For years the cowboy silhouette sign has welcomed travelers along the west route into Dodge City, but if the road is expanded too wide, the landowner told the city it can find a new place for it.
If US-50 west of the city is expanded in the way preferred by Kansas Department of Transportation engineers, the city will have to find a new place to put the cowboy silhouette sign, landowner Jack Fox told the City Commission Tuesday.
"If they go with the 60-foot median, I'm going to have to ask the city to move (the sign) elsewhere," Fox said. "There isn't another place that is more perfect than that is. It's up on the hill, you can see it from far away. The cowboys, that's how they ran over the rocks. It's just the perfect place for it."
KDOT prefers an option that would add a 60-foot median between the eastbound and westbound lanes as the road passes the Point of Rocks geographic formation, citing safety reasons. The second option would instead put all four lanes on a single roadbed separated by a 16-foot unraised asphalt median.
Both options would remove portions of the Point of Rocks and add a retaining wall designed to look like rock, but are a compromise from earlier renderings that would have completely removed the sandstone formation.
KDOT engineers met with the City Commission during a work session on Jan. 6 and presented the two options. During a work session, commissioners cannot pass resolutions, but generally supported the 60-foot option.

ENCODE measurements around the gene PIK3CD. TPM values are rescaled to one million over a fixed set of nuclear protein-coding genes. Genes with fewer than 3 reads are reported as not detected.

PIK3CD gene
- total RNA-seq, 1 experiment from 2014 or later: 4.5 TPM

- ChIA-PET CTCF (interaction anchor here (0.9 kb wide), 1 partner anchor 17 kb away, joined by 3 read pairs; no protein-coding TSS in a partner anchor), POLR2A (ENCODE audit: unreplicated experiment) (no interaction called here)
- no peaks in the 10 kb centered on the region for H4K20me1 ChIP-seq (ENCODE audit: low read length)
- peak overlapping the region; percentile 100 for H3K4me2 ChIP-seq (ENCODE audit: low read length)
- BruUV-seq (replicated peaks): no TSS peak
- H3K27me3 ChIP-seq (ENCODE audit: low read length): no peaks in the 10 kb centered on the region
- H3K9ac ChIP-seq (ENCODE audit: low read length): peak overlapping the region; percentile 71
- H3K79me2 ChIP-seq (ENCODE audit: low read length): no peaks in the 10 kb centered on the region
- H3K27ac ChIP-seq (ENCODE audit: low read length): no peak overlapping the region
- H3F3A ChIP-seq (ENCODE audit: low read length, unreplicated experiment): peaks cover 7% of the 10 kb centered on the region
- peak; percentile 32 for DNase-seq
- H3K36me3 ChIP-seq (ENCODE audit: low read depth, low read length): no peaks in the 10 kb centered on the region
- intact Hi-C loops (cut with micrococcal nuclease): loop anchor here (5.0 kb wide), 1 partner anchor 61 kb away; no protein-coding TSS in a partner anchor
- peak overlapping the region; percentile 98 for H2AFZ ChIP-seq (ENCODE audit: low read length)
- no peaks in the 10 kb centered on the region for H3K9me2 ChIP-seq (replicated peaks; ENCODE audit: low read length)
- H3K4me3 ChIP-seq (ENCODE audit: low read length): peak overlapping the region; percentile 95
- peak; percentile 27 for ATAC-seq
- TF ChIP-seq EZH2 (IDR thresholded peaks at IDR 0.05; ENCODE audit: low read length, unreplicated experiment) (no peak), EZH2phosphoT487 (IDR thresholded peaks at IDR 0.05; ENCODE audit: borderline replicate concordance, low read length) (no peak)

Fox said he purchased the property because it included the Point of Rocks, and has had a 20-year lease with the city since Feb. 4, 1997.
"I hope you'll go with us on the 16-foot median rather than the 60, because I don't want to lose more of it than I have to," Fox said.
Fox and members of the Santa Fe Trail Association and the Great Western Cattle Trail Association say KDOT should extend the 16-foot median to the Point of Rocks since the US-400 overpass a little under a mile and a half before the formation will require it anyway.
"As an organization we think that's a reasonable decision to make," said Bill Bunyan, the president of the local chapter of the trail association.
Bunyan points to a photo of a historic market placed by the Daughters of the American Revolution sitting atop the formation before the highway was paved. That marker now sits aside a turnoff across from the Dodge House on Wyatt Earp Boulevard.
"It's a very historic spot. I think maybe most of us took it for granted as just a pile of rocks," he said.
The photo also shows that the Point of Rocks was not as molested by highway construction as had been originally thought, he said. The Point of Rocks was previously rejected as a national and state historical place as it was considered too modified from its original form.
"We were shocked. We were told they blasted the thing to pieces for highway work," Bunyan said.
As he began speaking to the City Commission, Mike Strodtman, Vice-president of the local chapter of the trail association, read a portion of the city's mission statement on the chamber wall:
"...to improve quality of life and preserve heritage."
The city's efforts to preserve its heritage was a major reason it was listed as True West magazine's top "true western town" this year, he said.
"I realize safety is an issue," Strodtman said, "but if it's safe for 1.5 miles, it should be safe for 3 miles."
He read a portion of a story describing a buffalo hunt in 1866 and the return trip past Pawnee Rock, which "protruded 50 or 75 feet above the hill which bears the name."
The rock was later quarried for building stones.
"It was quite a landmark and grandfather hated to see it go," Strodtman read. "Maybe pictures could be found showing how it stood up above the prairie. My old Kansas history book had a sketch of it."